Reconciliation with others begins to occur when we are in a right relationship with God. It living out the "one another" verses contained in the Scripture--love one another, live in harmony with one another, do not judge one another, forgive one another, instruct one another, greet one another, do not deprive one another, submit to one another, and comfort one another. And, these one another's are just the beginning, there are many others contained in the Word. Practical reconciliation can also mean choosing to stay present and involved when relationships becomes difficult. It can mean separating from some people, leaving the possibility for relationship open once sin and hurtful behaviors are acknowledged and changed. Practical reconciliation lived out well is important, because iron sharpens iron and if we hide and run from the hard of relationships we won't grow. It is also important because the world is watching the church and if we can't love one another and work through the hard, why would they want what we have? 

Reconciliation with ourselves is a new idea to me. The Scriptures instructs us to love God and to love others as we love ourselves. Over the years I have heard pastors say we all love ourselves and I remember thinking, "If I loved my children the way I love myself, I would be sitting in a jail cell right now." I have come to believe our ability to love ourselves was as fractured by the Fall as our ability to love God and others was. For me, practical reconciliation with myself included things like learning about my identity in Christ and replacing my identity as a victim of trauma with that. It included learning about the depth of God's love and trusting it even in the face of the hard, the aftermath of sin and shame, and the midst of prayers that seemed to be unanswered. It included spending time with Christian therapists who did not judge me, but gave me a safe place to share the shameful parts of my story, my life, and myself. It also meant learning how trauma had impacted my views, thoughts, choices, reactions, and actions so I could choose to move out of victimhood, learn to love my enemies, and refuse to let Satan use my suffering to keep me from experiencing God and His joy. It meant leaning in to the very things Satan had used to try to destroy me so God could display His glory and healing power in my life. That was what helped God's love become a driving force in my life instead of past trauma. The doctrine of reconciliation is an interesting doctrine as it helps us understand more about God's infinite love and grace.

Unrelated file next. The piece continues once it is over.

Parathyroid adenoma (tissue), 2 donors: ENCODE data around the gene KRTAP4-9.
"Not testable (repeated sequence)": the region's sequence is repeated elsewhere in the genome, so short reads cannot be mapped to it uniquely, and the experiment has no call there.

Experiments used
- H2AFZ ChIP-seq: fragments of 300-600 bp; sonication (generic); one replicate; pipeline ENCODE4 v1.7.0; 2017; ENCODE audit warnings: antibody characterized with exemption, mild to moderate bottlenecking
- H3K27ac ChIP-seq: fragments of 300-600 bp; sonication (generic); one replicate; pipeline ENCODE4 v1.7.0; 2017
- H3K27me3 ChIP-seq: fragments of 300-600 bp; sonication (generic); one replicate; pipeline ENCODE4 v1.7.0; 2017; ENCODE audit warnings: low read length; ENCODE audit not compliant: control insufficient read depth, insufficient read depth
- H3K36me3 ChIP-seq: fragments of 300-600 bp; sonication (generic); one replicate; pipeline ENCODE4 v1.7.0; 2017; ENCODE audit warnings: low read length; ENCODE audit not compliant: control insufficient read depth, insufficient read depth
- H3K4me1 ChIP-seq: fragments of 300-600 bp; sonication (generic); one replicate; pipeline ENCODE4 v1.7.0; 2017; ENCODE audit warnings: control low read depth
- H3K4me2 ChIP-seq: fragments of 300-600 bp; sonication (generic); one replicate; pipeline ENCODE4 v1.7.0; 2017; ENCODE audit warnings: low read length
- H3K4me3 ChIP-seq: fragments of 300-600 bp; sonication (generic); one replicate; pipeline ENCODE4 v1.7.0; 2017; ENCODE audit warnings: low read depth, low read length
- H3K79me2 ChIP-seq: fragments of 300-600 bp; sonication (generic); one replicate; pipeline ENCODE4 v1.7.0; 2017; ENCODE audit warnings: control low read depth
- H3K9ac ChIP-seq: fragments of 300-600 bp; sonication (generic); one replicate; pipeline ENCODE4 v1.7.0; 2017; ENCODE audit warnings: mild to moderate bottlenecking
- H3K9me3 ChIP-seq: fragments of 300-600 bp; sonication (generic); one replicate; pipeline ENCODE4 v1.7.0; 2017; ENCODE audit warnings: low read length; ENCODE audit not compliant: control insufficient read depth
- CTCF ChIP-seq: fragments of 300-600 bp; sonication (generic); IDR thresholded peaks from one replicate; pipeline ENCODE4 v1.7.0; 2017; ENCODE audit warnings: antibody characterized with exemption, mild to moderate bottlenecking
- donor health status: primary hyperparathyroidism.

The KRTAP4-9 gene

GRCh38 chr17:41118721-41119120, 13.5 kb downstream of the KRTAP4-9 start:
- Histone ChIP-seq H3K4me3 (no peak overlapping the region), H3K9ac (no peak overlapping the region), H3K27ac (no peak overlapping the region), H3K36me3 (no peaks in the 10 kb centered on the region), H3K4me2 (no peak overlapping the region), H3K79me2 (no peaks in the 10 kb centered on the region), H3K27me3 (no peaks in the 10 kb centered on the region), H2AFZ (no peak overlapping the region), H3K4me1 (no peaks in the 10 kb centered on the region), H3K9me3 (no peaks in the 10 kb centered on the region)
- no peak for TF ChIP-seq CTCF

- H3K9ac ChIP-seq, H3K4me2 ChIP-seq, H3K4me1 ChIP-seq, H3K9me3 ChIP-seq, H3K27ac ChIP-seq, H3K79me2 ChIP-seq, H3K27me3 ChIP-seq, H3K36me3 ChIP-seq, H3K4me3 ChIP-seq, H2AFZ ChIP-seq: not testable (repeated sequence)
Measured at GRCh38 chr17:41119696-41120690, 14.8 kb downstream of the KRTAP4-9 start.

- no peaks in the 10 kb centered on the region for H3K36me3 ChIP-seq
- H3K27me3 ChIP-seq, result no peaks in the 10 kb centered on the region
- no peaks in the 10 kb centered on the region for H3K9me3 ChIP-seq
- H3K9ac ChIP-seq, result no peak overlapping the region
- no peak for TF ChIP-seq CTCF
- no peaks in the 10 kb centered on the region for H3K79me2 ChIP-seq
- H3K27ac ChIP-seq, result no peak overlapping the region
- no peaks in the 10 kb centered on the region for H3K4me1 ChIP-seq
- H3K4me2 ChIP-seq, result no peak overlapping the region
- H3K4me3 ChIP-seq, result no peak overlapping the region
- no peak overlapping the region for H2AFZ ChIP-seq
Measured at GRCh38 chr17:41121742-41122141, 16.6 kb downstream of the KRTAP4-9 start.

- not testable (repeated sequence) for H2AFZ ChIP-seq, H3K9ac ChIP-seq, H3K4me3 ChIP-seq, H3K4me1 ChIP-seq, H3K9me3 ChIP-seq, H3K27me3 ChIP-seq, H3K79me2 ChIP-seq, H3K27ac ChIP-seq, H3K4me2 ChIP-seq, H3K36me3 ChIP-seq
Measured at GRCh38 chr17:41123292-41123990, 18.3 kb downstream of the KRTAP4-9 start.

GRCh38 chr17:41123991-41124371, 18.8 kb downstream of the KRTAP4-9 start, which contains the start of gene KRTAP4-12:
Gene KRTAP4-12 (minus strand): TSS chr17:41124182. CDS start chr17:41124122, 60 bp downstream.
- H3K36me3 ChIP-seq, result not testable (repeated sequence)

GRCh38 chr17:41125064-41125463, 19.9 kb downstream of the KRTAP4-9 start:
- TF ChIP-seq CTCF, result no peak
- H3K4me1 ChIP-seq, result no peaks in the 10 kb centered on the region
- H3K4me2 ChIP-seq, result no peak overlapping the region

No comments:

Post a Comment


Several years ago I realized that I often sped through my Scripture reading and gave it little thought. Yet, when I had meaningful conversations with friends or family members I replayed them over and over in my head. One day it occurred to me, that if I thought more about what God says in his word that I would not only know more about Him, but I would come to know Him in a personal way. I would know more about His thoughts, His character, His intentions, His passions, and His actions. So, I began to take one verse at a time and think on it and then journal about it. At the time I was served as a volunteer in youth ministry and shared my “Thoughts on God” with those girls. For a while I have been rewriting and posting them on this blog. I have realized when I am in the Word or move through my day focusing on God's presence that I have wonderful opportunities to Meet God in the Everyday. The Everyday can include storms, blessings, hard things, scary things, exciting things...just any where, anyplace, any time. I hope that you will be able to engage with what I write with both your head and your heart. I also hope you will be challenged to love, trust, and know the God of the Scriptures. It is my prayer that as you read you will experience Him at a deeper level and share pieces of your journey in the comments. It is my desire that we form a safe community of believers who pursue the God who loves us radically, eternally, and without reserve. As a precious pastor once told me, "Don't forget, Wendy, God is Good!" I find myself compelled by His Goodness and His Love to share so others can know Him through all the ups and downs of life. Please feel free to dialogue back and to share how each passage impacts you. If if there is a passage you would like me to write on or if you would like to be a guest blogger, please let me know. I am just learning to navigate this blog and appreciate the kind comments you have made in the past...I promise I will even try to respond if you leave a note. If you are blessed please share the blog with friends!